Saturday, March 9, 2013

what kind of steel base can i have on my slab top table?

invariably, after the question 'how much does a slab top table cost?', the next question is, 'are there other kinds of table bases i should consider?'  there are.  the legs shown above are our most popular style.  based on a shaker design, below, they are cut (wastefully, i admit), from a slab of 1.5" thick steel on a waterjet, at a local steel fabricators shop.  the process is extremely accurate, but slow going through the thick, solid steel, so the individual cut pieces are expensive even before we grind, polish, drill, tap and assemble them.  they are beautiful though, and extremely rigid, and give the heavy slabs a lighter, sort of 'floating', familiar, yet contemporary look.  click the photos to enlarge them. 
each section consists of the main vertical, a 10" 'wing' for stability and a 2.375 x .375 bar  to tie the whole thing together.  we offer 'natural', top and below, rainbow, a dark browny, bronzy, patina, and black.  these finishes are then top coated to stabilize them.

we can also easily alter their shape as our cnc uses the same programming as the waterjet.  if you can draw it, they can probably cut it.
a flattened version for a smaller table
we also offer fabricated metal bases in a variety of styles.  above and below are our 'trapezoid' bases.  also offered in various finishes, they can be fabricated in any size and can accommodate a design change to allow for a drawer.

with the square or rectangular tubing, we can offer a variety of shapes, including squares and xs, shown below.  these bases can be polished and patinated, or left more or less 'as is', like above, for a sort of industrial look.

the restaurant tables below we re fun.  randomly space 5/8ths rebar was welded between two steel plates, randomly painted and randomly rusted.  given that these were 42" high, tghey were bolted to the wood floor, but shortened to traditional dining table height, i'm sure they would make for an interesting look.

wood and rebar combination
we also use plasma cut tapered legs on some of our dining and console tables.
or, our 'bridges' base could also be adapted somehow to a larger, taller scale table.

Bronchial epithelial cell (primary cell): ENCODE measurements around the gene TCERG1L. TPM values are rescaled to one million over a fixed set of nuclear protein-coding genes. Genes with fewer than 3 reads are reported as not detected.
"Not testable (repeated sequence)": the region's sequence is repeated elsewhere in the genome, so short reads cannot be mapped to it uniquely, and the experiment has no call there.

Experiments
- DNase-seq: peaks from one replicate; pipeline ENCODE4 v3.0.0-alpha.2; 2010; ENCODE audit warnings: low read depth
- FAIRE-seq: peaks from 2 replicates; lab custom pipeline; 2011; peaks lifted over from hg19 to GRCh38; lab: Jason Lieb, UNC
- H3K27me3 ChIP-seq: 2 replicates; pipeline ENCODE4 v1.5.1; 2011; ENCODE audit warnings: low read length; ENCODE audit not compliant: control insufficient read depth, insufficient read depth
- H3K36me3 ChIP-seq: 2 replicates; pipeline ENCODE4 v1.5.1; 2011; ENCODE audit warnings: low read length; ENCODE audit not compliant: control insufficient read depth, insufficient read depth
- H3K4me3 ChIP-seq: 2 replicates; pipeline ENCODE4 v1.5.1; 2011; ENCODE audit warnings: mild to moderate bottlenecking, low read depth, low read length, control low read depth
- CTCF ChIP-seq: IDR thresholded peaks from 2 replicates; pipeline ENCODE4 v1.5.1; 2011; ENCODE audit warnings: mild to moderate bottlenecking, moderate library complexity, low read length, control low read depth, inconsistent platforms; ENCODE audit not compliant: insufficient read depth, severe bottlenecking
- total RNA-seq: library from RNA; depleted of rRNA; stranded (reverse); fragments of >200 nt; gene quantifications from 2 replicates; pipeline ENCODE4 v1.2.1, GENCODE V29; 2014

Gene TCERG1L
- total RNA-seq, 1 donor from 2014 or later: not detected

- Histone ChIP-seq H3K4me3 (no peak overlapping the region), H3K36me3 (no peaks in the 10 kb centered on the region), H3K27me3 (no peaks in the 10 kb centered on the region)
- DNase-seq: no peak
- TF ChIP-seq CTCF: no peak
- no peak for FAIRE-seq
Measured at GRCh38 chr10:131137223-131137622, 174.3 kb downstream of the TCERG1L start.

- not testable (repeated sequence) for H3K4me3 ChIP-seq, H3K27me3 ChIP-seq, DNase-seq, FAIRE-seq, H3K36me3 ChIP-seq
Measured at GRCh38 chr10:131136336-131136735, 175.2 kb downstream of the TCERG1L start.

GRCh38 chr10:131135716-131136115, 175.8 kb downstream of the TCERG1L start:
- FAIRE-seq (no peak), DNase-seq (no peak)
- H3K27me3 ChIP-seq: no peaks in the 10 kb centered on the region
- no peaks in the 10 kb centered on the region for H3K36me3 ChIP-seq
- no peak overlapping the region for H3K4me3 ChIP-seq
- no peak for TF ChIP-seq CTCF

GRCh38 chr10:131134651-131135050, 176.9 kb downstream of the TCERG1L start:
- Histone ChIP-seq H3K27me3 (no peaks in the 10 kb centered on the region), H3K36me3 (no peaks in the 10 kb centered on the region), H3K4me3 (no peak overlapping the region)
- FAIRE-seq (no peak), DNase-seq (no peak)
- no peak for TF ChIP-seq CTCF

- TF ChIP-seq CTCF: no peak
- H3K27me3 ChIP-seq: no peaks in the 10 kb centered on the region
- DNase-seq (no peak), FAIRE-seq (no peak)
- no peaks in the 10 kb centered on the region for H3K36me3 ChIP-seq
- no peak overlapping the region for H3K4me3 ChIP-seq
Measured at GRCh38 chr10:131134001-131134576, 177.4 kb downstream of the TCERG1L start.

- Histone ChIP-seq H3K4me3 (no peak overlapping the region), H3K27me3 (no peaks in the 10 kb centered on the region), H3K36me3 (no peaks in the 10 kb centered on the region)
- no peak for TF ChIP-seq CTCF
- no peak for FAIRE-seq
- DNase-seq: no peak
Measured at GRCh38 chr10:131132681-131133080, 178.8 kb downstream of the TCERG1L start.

then we have the 'wood and steel' combinations ...

the 'nakashima inspired' welded steel bases ...

coffee tables ...

and your imagination .. we're open and happy to discuss your designs, either for a slab top you already own, or for a whole table we can design and build for you.  in general, prices for custom steel bases start around $1500. for the welded tubing designs and go up to $5500. to $6000. for the waterjet cut, thick, 'shaker style' patinated steel bases.
to see a slide show of  our live edge work over the last 30 years


Unknown said...

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Craftmaster Furniture

Mebel Jepara said...

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Thank you Furniture Jepara

Anonymous said...

How did you finish the walnut slab table (the one above the "Nakashima inspired" welded steel bases" text. The wood is absolutely beautiful. Very nice work. Kind regards, Joe Jerkins

Dorset Custom Furniture said...

hi joe .. typically we finish all our slabs with 3 coats of brushed on poly. we start with two coats of gloss and top cloat with a 'satin' or 'dull rubbed' sheen and sometimes we mix the two sheens for something 'in between'. we are currently using ben moore lenmar brand of poly but any brand you are comfortable will do. occasionally we spray a product called magna max by campbell if we are looking for a 'factory finish' look though it does not impart the 'amber' tone we look for. good luck .. it's all about the wood.

Greg Gimbel said...

You guys do sure a wonderful job on these steel bases. This is something I have wanted to expand into. I am always to busy to take the time to get into it.

Mamoon said...

it is amazing post i love this post thanks for posting this

IsGood Woodworks said...

We are a member organization for wood shop use, mentoring and classes. A lot of our members to live edge slab tables and they are usually wanting metal bases and are mystified where to start. I will bookmark this to help my customers work up their own base design.